• Loss relief: If you make a loss on the sale of an asset, you may be able to offset that loss against any other gains you have made in the same tax year. If you have no other gains, you may be able to carry the loss forward to use in future tax years.

Whilst these reliefs can enable investors to reduce CGT liabilities, it is worth noting that they rely on individual tax circumstances, and are only accessible to the select individuals that fulfil those.


What tools can investors use to mitigate capital gains tax?

Outside of the several CGT exemptions and deductions, UK taxpayers also have access to a range of tax efficient schemes, products and tools for maximising the potential of their CGT allowance.

Unlike deductions such as entrepreneurs' relief and main residence relief, CGT benefits via these tools are more broadly accessible and less limited to individual circumstances and timeframes. This can make them particularly attractive to certain experienced investors keen to reduce, and even avoid capital gains tax bills entirely.

Enterprise Investment Scheme (EIS) and Seed Enterprise Investment Scheme (SEIS)

The Enterprise Investment Scheme (EIS) and Seed Enterprise Investment Scheme (SEIS) are tax-advantaged investment schemes designed to encourage private investment into early stage, growth focused companies in the UK.

Alongside tax benefits, such as up to 50% income tax relief on the value of an investment and inheritance tax exemption on shares, the EIS and SEIS offer investors a number of CGT-focused advantages that can be useful in supplementing an individual's capital gains tax allowance. Importantly, the overall benefit associated with the SEIS has been enhanced following the recent changes to the scheme which came into force at the beginning of the 2023/24 tax year.

Not only are both EIS and SEIS shares exempt from capital gains tax upon the point of disposal -  negating the 20% tax rate usually required upon the sale of shares - but the schemes also offer additional CGT benefits that can assist in tax planning.

The EIS offers investors the option of CGT deferral relief, enabling an individual to defer the payment of an existing CGT bill to a later year should its value be reinvested in EIS-eligible shares. On the other hand, the SEIS offers CGT reinvestment relief, which can enable investors to outright halve the amount payable of an existing CGT bill should the gain's value be invested in SEIS-eligible shares.

Venture Capital Trusts (VCTs)

Venture Capital Trusts (VCTs), similar to the EIS and SEIS, are a type of tax-advantaged investment wrapper that enable investors to benefit from multiple tax reliefs when investing in early stage companies.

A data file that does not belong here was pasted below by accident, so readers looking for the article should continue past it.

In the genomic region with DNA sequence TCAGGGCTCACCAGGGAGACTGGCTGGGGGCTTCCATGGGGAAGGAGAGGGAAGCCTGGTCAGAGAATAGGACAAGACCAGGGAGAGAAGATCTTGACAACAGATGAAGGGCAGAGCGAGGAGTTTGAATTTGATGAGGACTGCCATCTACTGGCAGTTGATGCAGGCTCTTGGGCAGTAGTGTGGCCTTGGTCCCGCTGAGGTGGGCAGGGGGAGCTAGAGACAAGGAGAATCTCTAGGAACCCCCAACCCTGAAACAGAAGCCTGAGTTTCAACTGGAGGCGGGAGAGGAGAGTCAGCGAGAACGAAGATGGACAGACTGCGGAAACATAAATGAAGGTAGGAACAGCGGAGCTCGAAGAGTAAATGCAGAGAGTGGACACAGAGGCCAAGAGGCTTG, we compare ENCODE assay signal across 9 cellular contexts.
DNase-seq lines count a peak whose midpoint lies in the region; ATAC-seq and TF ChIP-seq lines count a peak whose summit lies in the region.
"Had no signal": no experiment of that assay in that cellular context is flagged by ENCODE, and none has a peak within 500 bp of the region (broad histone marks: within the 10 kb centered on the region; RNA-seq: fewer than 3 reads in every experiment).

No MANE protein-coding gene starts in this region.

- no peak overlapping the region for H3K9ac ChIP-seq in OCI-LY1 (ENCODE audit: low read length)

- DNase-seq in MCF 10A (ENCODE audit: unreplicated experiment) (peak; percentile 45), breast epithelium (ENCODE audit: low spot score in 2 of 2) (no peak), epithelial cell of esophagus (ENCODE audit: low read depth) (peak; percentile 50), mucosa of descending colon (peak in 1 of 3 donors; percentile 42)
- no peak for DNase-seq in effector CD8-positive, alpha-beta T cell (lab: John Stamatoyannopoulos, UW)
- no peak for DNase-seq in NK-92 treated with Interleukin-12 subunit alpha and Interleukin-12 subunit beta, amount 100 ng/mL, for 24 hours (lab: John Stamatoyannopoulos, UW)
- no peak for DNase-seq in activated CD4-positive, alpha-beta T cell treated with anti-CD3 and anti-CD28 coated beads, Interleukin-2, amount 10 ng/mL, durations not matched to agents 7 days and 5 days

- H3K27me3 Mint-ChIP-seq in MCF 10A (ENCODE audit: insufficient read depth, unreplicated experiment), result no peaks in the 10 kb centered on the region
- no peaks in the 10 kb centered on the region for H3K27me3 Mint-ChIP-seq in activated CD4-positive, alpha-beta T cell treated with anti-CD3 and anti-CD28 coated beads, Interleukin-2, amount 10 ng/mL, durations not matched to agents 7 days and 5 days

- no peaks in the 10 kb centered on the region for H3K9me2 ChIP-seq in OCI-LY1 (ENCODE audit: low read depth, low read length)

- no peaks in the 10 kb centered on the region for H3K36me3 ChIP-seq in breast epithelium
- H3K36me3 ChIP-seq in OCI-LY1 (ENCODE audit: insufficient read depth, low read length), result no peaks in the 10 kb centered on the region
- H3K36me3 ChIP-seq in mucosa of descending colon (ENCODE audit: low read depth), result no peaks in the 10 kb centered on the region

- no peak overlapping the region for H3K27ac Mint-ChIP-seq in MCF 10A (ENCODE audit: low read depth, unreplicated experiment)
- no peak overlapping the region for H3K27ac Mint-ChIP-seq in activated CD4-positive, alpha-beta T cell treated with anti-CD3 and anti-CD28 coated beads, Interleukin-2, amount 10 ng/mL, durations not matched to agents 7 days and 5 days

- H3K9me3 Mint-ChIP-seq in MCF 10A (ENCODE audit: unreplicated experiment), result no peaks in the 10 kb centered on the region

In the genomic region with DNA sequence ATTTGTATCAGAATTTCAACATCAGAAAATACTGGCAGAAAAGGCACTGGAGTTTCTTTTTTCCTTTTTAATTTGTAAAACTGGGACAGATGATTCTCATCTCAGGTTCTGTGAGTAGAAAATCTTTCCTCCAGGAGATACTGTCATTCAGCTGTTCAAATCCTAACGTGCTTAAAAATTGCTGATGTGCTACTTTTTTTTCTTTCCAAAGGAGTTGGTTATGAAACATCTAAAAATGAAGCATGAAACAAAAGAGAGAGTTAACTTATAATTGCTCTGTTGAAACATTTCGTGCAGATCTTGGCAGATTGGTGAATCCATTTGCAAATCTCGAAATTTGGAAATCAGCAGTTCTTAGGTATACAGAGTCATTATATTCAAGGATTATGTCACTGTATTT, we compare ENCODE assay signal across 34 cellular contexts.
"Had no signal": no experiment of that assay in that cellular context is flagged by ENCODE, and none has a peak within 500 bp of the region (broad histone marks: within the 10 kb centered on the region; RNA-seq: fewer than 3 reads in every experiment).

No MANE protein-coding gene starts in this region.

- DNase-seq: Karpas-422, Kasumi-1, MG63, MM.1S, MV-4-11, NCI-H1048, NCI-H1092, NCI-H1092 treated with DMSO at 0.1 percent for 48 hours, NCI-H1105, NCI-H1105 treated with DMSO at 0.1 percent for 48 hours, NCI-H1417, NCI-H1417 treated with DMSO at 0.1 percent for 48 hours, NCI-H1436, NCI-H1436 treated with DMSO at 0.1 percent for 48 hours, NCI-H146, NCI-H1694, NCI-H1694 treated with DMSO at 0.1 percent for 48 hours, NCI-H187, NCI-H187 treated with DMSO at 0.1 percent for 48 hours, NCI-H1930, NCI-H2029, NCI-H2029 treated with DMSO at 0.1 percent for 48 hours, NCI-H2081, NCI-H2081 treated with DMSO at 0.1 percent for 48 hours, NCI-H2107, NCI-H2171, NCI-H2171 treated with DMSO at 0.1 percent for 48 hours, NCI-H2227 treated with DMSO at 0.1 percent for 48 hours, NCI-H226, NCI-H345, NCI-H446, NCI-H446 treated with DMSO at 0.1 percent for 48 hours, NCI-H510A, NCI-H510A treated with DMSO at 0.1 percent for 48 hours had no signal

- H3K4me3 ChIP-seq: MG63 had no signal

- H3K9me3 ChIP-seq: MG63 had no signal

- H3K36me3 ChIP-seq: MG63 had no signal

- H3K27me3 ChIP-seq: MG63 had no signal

Unlike the previously mentioned schemes, VCTs facilitate investment into a portfolio of small, unquoted UK companies – rather than individual opportunities –  which is structured and managed by a fund manager.

Similarly, VCTs offer capital gains tax exemption upon the sale of shares and the option of CGT deferral, although they do not provide the inheritance tax exemption and loss relief advantages of the EIS and SEIS.

Access: Free Guide to Tax Efficient Investing

Individual Savings Accounts (ISAs)

Individual Savings Accounts (ISAs) can provide individuals with a number of benefits when it comes to capital gains tax in the UK.

Firstly, any gains made within an ISA are tax-free. This means that should an investor invest in stocks, shares, or bonds via ISAs, such as the Innovative Finance ISA (IFISA), and then sell them at a profit, they won't be liable for CGT on those gains.

In addition, any income earned within an ISA is also tax-free (up to a maximum of £20,000 per year). This includes interest on savings, dividends from stocks and shares, and rental income from property held within the ISA.

Self Invested Personal Pensions (SIPPs) and Small Self Administered Schemes (SSASs)

A Self-Invested Personal Pension (SIPP) is a type of personal pension that gives individuals greater control and breadth over how their pension savings are invested than traditional personal pensions.

Small Self Administered Schemes (SSASs) on the other hand are occupational pension schemes that are set up and run by a small group of company directors or senior employees.

Both schemes offer investors full CGT exemption upon the sale of assets held in the pensions, of which can span a variety of asset classes - from stocks to ISAs to property.


Selecting the most appropriate route

Where investors have a wide breadth of options at their disposal when looking to mitigate capital gains tax - and ultimately extend the capabilities of their reduced 2023/24 capital gains tax allowance - which one an investor chooses will largely depend on their personal circumstances.

For investors looking to target considerable long term tax-free growth with the option of reorganising existing and upcoming CGT bills, the EIS or SEIS may be preferable, whereas for those looking to build a tax efficient pension pot, a SIPP or a SSAS may be preferable.

Ultimately, as the capital gains tax allowance rapidly nears its lowest point in 42 years, by one means or another every individual that expects to make gains on assets over £3,000 per year would benefit from exploring tax efficient options as a means to mitigate taxable gains.